68 Apple Krate

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Darthvader

Finally riding a big boys bike
Even after collecting vintage bicycles going over 40 years, I'm still a "student" learning all the time. I know less about the 60's and 70's because my focus has been more "balloon era" now all over the map. Exact details are murky on all factory specs on production bikes bordering in later and early production units so to argue or claim "perfection" is an exercise in futility and a waste of time. Just enjoy what you have, or to quote a 1970's CSN&Y song, "Love the one your with".

Amen brother.
 

Oldbikeguy1960

Wore out three sets of tires already!
I age
These late and early months bike are always debated. It should be noted that Schwinn did not throw parts in that trash in November. The shifter could have made it onto the bike. But not worth an argument. I have changes parts on many bike over the last 25 years on bike I was absoliyely positve that they were original just to eliminate arguments with all the so called experts. These experts have now taken over Facebook and true correctness has died.

Anyhow this bike has been repainted to correctness has little meaning. Eye appeal is whats important.ree man. Sometimes people just respond because they love to hear their (digital) voice
I have done it occassionally so I am then ast to point fingers and I have had some questionable bikes as well.
For instance, December 1968 Pea Picker with a Silverglow green stripe saddle, the earliest of the 1969 shifters, no front fender and the wide 1968 handlebars. Essentially the same bike as the 1,000,000th bike in 1968, bike, the 1968 Orange Krate in the Bicycle Museum of America.
I also had a December 1971 Disc brake Orange Krate with a 6-71 hub on the rear.
Like I said man, I agree with you 100% on the correctness being way overrated and I would not change a screw just because someone said it was incorrect when rebuilding these bikes, especially on changeover bikes.
 

coasterbrakejunkie1969

Riding a '38 Autocycle Deluxe
If it were a November 1968 bike it was probably built in late winter/early spring 1969.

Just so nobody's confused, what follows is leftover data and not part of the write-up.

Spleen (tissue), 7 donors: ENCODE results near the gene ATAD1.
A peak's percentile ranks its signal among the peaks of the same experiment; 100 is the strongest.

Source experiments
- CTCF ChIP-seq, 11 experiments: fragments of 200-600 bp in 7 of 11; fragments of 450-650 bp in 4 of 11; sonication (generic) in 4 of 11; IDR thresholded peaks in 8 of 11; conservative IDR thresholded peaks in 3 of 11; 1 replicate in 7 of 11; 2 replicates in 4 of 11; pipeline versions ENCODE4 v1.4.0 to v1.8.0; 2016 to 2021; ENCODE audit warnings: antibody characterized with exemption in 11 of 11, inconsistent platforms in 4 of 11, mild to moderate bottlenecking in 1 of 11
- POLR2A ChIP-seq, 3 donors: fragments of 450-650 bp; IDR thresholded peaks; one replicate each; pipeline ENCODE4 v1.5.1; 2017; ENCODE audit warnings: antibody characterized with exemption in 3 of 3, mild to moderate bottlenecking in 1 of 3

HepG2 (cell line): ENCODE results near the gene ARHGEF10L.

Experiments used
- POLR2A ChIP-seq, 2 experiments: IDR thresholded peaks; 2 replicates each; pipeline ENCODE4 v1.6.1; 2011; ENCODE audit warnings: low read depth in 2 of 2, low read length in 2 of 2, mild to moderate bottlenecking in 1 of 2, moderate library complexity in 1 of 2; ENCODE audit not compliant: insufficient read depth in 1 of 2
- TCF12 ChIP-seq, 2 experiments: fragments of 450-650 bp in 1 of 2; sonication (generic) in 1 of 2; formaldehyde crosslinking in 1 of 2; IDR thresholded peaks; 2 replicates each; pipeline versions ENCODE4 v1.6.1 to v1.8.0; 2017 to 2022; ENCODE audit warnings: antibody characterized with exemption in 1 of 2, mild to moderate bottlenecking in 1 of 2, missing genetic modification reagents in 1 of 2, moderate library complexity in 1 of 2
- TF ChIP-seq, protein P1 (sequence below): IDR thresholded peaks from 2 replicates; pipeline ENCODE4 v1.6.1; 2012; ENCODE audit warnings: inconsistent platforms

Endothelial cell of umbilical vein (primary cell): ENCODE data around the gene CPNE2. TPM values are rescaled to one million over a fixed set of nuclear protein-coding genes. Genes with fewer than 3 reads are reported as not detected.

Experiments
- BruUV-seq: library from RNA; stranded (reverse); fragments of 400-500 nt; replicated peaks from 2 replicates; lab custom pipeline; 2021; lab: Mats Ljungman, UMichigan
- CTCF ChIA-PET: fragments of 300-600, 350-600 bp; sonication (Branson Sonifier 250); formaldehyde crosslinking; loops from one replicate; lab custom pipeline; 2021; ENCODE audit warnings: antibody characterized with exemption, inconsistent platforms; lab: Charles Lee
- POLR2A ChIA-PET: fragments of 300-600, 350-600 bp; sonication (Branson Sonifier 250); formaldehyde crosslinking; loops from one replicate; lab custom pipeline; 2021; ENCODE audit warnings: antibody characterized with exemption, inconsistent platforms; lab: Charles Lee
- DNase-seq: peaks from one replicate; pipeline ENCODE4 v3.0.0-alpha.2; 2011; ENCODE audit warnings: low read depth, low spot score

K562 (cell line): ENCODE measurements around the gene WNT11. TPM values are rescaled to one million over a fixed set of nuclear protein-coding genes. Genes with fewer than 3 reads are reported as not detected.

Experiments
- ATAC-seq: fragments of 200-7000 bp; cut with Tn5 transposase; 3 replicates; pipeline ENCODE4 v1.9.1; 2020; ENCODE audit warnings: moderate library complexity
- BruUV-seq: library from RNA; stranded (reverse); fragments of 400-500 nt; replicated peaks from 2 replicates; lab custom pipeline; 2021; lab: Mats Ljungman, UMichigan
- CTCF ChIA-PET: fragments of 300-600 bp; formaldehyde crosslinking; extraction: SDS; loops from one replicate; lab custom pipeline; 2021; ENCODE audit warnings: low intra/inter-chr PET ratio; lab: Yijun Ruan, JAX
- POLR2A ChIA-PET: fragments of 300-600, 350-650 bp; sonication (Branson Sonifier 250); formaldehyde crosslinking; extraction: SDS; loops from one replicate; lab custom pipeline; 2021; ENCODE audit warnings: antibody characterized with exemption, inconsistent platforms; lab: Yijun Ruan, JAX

Interesting though is the one millionth Schwinn built in 1968. It had a front fender, wide bars,and an orange stripe Silverglow accessory seat according to Schwinn and the Bicycle Museum of America.
It really couldn't have been built November 1968 so you would be correct in your memory of the time frame.
I may be wrong but I thought 1969 handebars were still wide, maybe even 1 year and popular. I was thinking the really narrow bars were available from 1970 up.
I vould be wrong, and I am in the hospital right now until I can get released from my neck surgery I had yesterday. I xan check the catalogs later today.
Rob
Hope you get better quick Rob
 

60sstuff

Finally riding a big boys bike
Nashman,

Very nice ‘68 Apple, but I must comment on that one year only seat ….. beautiful!

E40A579D-EAAB-41D6-A9BF-2C80943A5BD0.jpeg
 

PetesPonies

Look Ma, No Hands!
If it were a November 1968 bike it was probably built in late winter/early spring 1969.
Interesting though is the one millionth Schwinn built in 1968. It had a front fender, wide bars,and an orange stripe Silverglow accessory seat according to Schwinn and the Bicycle Museum of America.
It really couldn't have been built November 1968 so you would be correct in your memory of the time frame.
I may be wrong but I thought 1969 handebars were still wide, maybe even 1 year and popular. I was thinking the really narrow bars were available from 1970 up.
I vould be wrong, and I am in the hospital right now until I can get released from my neck surgery I had yesterday. I xan check the catalogs later today.
Rob
I don't follow your dates and logic . . . read again
 

Nashman

Cruisin' on my Bluebird
If it were a November 1968 bike it was probably built in late winter/early spring 1969.
Interesting though is the one millionth Schwinn built in 1968. It had a front fender, wide bars,and an orange stripe Silverglow accessory seat according to Schwinn and the Bicycle Museum of America.
It really couldn't have been built November 1968 so you would be correct in your memory of the time frame.
I may be wrong but I thought 1969 handebars were still wide, maybe even 1 year and popular. I was thinking the really narrow bars were available from 1970 up.
I vould be wrong, and I am in the hospital right now until I can get released from my neck surgery I had yesterday. I xan check the catalogs later today.
Rob
Best to you for a speedy recovery from surgery.
 

Oldbikeguy1960

Wore out three sets of tires already!
I don't follow your dates and logic . . . read again
The frame numbers, according to the "experts", were stamped on a bike and put on racks to be painted as needed. Sometimes a frame may not be built for a couple months or so after it was stamped and painted. I don't always agree with that thought train, but all the "experts" here flog me like a heretic when I disagree.
To me the Stingray line sold so fast I don't know how frames could wait 2 months to be built but whenever I bring this fact up out comes the Cat-O-Nine Tails to remind me not to disagree with those who are all knowing and all poweful.
Hence the message, and I did read it right the first time.
Thanks, Rob
 
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